Alec Nevala-Lee

Thoughts on art, creativity, and the writing life.

“Standing before the counter of the hardware store…”

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"Standing before the counter of the hardware store..."

(Note: This post is the thirty-third installment in my author’s commentary for The Icon Thief, covering Chapter 32. You can read the earlier installments here.)

Writers are craftsmen. At least, that’s how we like to think of ourselves. “Poetry” originally comes from the root word meaning to do or to make—trust me, I spent years studying this stuff—and it’s not surprising that writers often talk about themselves as if they were blue-collar workers. Television writers talk about “laying pipe,” novelists spend almost as much time discussing structure as engineers do, and much of the language of revision sounds like it’s talking about wood carving: we cut, trim, and shape, even if we’re doing nothing more than moving digital representations of words around on a screen. As my trusty copy of the Oxford English Dictionary points out, a draft was originally any kind of drawing on paper, and more specifically a design, sketch, or blueprint for a more complete work of art, and only later assumed its current meaning as something that causes writers to tear their hair out. And this is part of the reason I often turn for instruction to such varied trades as architecture, animation, and the visual arts.

This also explains why writers tend to be so fascinated by the lore of other crafts and trades. Moby-Dick is a manual of whaling. James M. Cain teaches us a lot about murder, but also insurance investigation. Foucault’s Pendulum includes an entire chapter on the workings of a modern vanity press. These digressions are partly a way of filling out the world of a novel—if a writer gets these kinds of details right, we’re implicitly more likely to trust what he says about the subtleties of human behavior—but they’re also a reflection of how writers see themselves. This is a peculiar craft we’ve chosen, and it results in something so intangible that physical books themselves are no longer necessary, but the work it requires is tedious, solitary, and painstaking. As a result, we tend to be drawn to examples of skill and artistic dexterity wherever we find them, and take pleasure in translating these trades into the only medium we know how to use, as if we’re secretly talking about ourselves all the while.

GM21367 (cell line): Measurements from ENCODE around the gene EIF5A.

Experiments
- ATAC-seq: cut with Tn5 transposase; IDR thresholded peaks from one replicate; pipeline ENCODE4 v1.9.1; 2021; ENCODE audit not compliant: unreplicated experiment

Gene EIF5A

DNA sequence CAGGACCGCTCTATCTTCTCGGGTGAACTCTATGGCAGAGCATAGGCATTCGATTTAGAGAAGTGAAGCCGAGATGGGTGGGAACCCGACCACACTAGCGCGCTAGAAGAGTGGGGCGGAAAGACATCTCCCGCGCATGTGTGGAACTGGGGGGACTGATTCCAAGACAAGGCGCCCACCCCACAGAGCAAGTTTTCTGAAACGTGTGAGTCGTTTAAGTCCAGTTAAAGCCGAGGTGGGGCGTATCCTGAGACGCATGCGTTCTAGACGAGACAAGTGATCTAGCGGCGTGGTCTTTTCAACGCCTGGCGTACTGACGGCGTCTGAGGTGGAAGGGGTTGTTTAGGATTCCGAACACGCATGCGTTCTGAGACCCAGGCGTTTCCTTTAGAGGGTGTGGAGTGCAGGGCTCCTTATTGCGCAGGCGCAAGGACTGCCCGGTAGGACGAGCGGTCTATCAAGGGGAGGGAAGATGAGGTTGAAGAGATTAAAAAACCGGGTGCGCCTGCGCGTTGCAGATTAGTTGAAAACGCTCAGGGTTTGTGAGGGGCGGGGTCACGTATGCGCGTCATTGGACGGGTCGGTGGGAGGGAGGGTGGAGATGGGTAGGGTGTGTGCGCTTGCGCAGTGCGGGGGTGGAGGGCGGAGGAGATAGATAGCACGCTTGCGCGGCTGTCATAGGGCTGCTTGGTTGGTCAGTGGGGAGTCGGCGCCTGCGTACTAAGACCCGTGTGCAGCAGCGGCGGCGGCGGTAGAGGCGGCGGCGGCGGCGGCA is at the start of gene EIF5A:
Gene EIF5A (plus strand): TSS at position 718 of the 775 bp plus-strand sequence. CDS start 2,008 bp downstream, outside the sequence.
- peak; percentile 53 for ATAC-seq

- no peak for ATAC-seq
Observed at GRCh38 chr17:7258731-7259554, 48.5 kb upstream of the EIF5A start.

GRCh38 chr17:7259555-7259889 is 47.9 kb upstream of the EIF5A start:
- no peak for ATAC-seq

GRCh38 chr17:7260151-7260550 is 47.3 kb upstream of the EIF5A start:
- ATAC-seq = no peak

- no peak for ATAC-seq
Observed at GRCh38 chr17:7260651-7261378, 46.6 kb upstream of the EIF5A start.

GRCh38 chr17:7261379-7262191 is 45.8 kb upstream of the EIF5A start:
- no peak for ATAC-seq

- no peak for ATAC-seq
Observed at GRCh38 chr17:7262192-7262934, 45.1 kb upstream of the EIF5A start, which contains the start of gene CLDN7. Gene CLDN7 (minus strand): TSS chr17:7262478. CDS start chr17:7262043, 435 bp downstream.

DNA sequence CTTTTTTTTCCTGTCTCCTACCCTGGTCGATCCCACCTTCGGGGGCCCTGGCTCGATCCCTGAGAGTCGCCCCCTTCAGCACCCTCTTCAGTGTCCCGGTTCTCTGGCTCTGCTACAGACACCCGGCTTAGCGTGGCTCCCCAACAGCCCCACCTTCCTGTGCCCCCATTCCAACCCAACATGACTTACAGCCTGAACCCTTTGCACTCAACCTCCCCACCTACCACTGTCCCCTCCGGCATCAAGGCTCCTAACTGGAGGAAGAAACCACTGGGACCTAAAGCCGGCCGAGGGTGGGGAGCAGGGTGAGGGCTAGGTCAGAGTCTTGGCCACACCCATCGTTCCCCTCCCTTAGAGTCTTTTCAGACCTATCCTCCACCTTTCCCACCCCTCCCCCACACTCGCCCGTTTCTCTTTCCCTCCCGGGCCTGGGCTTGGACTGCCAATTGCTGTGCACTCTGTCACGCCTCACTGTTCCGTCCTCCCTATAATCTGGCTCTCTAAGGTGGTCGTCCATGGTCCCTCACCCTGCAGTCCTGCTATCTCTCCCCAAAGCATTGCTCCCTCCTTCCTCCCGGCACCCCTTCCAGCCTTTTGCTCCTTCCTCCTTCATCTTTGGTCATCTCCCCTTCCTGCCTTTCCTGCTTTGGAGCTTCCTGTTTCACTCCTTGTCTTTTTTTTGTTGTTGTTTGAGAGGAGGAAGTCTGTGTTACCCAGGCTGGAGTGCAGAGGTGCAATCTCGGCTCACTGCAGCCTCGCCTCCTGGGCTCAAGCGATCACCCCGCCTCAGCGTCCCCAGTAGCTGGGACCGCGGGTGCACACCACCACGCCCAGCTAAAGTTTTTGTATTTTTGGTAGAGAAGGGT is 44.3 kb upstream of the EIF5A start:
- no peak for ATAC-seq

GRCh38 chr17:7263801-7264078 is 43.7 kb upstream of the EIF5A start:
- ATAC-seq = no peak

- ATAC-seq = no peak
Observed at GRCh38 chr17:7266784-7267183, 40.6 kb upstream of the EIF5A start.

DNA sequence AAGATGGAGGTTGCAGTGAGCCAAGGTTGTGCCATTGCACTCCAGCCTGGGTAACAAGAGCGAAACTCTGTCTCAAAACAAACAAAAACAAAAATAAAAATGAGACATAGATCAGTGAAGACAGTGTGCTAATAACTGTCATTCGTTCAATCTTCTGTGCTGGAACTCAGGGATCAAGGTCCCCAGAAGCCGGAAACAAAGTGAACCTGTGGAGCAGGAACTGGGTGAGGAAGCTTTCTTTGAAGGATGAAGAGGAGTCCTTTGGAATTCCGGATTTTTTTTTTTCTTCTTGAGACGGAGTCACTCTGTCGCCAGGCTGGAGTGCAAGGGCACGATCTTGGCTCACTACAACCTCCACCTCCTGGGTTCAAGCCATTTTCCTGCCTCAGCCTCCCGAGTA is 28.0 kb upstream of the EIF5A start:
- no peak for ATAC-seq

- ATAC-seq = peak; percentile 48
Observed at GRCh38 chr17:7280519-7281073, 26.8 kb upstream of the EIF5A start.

"Looking for signs of craquelure..."

When it comes to suspense and mystery fiction, this impulse can take authors to strange places. Thrillers have often been criticized for laying out the details of illegal activity in ways that seem to glamorize or encourage it: The Day of the Jackal is a miniature textbook on passport fraud, for instance, and plenty of technothrillers go on for pages about the intricacies of weaponry and improvised explosives. In The Icon Thief, we’ve already seen Ilya construct a handheld laser from a flashlight and optical drive—although this information is readily available online—and City of Exiles shows its villain constructing a workable cell phone detonator, although I kept certain details deliberately vague. Not surprisingly, some readers don’t care for this sort of thing: one very intelligent review on Goodreads says that the latter novel has “that kind of fetishism of hardware that thrillers seem to require.” But really, every novel fetishizes its subject to some extent: it’s just that suspense happens to concern itself with hardware that runs toward the lurid or criminal.

Chapter 31 of The Icon Thief is a nice example, to the point where it actually begins with Ilya paying for his purchases at the counter of a hardware store. In terms of plot, it’s a relatively quiet scene that lays the groundwork for a series of more kinetic chapters to come. But it also provides a quick rundown of Ilya’s preparations for a life on the run: he disguises himself with a few items from a drugstore, steals a driver’s license from a bicycle rental kiosk in the park, and takes apart a stolen painting to make it more portable. These are all details I could have skipped, but I liked writing about the process of undoing the canvas from its wooden frame—which is something I did a lot in painting classes in college—and rolling it up into a tube, “looking for signs of craquelure.” (Honestly, I suspect that I wrote this entire chapter just to use the word “craquelure.”) And it serves a useful purpose: Ilya can now carry the painting around for the rest of the book without making a point of it. Which just gives me more time to write about hardware…

Written by nevalalee

January 31, 2013 at 9:50 am

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